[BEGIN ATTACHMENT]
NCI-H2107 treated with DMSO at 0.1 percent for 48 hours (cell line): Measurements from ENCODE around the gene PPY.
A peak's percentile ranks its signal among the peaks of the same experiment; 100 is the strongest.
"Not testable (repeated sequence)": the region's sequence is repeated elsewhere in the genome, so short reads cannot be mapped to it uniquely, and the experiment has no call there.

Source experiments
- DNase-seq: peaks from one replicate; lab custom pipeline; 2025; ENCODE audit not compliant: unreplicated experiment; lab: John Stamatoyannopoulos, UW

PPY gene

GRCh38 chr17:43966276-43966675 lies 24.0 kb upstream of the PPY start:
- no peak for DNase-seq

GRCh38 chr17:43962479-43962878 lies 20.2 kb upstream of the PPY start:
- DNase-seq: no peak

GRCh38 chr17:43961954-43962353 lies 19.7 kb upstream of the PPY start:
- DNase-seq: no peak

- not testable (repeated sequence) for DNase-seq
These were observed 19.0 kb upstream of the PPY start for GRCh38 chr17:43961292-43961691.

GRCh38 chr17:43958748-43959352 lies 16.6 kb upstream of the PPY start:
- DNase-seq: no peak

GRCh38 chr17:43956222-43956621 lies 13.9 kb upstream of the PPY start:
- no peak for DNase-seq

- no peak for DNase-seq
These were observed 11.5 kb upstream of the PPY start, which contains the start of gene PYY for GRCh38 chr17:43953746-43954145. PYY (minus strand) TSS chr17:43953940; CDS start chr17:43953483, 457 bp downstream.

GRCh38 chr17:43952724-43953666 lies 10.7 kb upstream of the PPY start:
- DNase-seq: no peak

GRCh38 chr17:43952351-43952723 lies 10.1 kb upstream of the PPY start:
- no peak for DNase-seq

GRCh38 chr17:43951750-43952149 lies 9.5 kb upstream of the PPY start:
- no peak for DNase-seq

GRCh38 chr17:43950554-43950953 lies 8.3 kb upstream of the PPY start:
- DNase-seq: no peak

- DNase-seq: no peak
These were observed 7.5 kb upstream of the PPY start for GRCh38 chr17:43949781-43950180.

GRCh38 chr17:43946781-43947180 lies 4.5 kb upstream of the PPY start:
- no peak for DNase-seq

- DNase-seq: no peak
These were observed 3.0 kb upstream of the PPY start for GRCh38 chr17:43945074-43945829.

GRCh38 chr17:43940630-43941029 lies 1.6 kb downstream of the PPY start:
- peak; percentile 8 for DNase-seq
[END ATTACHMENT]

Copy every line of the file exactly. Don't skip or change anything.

NCI-H2107 treated with DMSO at 0.1 percent for 48 hours (cell line): Measurements from ENCODE around the gene PPY.
A peak's percentile ranks its signal among the peaks of the same experiment; 100 is the strongest.
"Not testable (repeated sequence)": the region's sequence is repeated elsewhere in the genome, so short reads cannot be mapped to it uniquely, and the experiment has no call there.

Source experiments
- DNase-seq: peaks from one replicate; lab custom pipeline; 2025; ENCODE audit not compliant: unreplicated experiment; lab: John Stamatoyannopoulos, UW

PPY gene

GRCh38 chr17:43966276-43966675 lies 24.0 kb upstream of the PPY start:
- no peak for DNase-seq

GRCh38 chr17:43962479-43962878 lies 20.2 kb upstream of the PPY start:
- DNase-seq: no peak

GRCh38 chr17:43961954-43962353 lies 19.7 kb upstream of the PPY start:
- DNase-seq: no peak

- not testable (repeated sequence) for DNase-seq
These were observed 19.0 kb upstream of the PPY start for GRCh38 chr17:43961292-43961691.

GRCh38 chr17:43958748-43959352 lies 16.6 kb upstream of the PPY start:
- DNase-seq: no peak

GRCh38 chr17:43956222-43956621 lies 13.9 kb upstream of the PPY start:
- no peak for DNase-seq

- no peak for DNase-seq
These were observed 11.5 kb upstream of the PPY start, which contains the start of gene PYY for GRCh38 chr17:43953746-43954145. PYY (minus strand) TSS chr17:43953940; CDS start chr17:43953483, 457 bp downstream.

GRCh38 chr17:43952724-43953666 lies 10.7 kb upstream of the PPY start:
- DNase-seq: no peak

GRCh38 chr17:43952351-43952723 lies 10.1 kb upstream of the PPY start:
- no peak for DNase-seq

GRCh38 chr17:43951750-43952149 lies 9.5 kb upstream of the PPY start:
- no peak for DNase-seq

GRCh38 chr17:43950554-43950953 lies 8.3 kb upstream of the PPY start:
- DNase-seq: no peak

- DNase-seq: no peak
These were observed 7.5 kb upstream of the PPY start for GRCh38 chr17:43949781-43950180.

GRCh38 chr17:43946781-43947180 lies 4.5 kb upstream of the PPY start:
- no peak for DNase-seq

- DNase-seq: no peak
These were observed 3.0 kb upstream of the PPY start for GRCh38 chr17:43945074-43945829.

GRCh38 chr17:43940630-43941029 lies 1.6 kb downstream of the PPY start:
- peak; percentile 8 for DNase-seq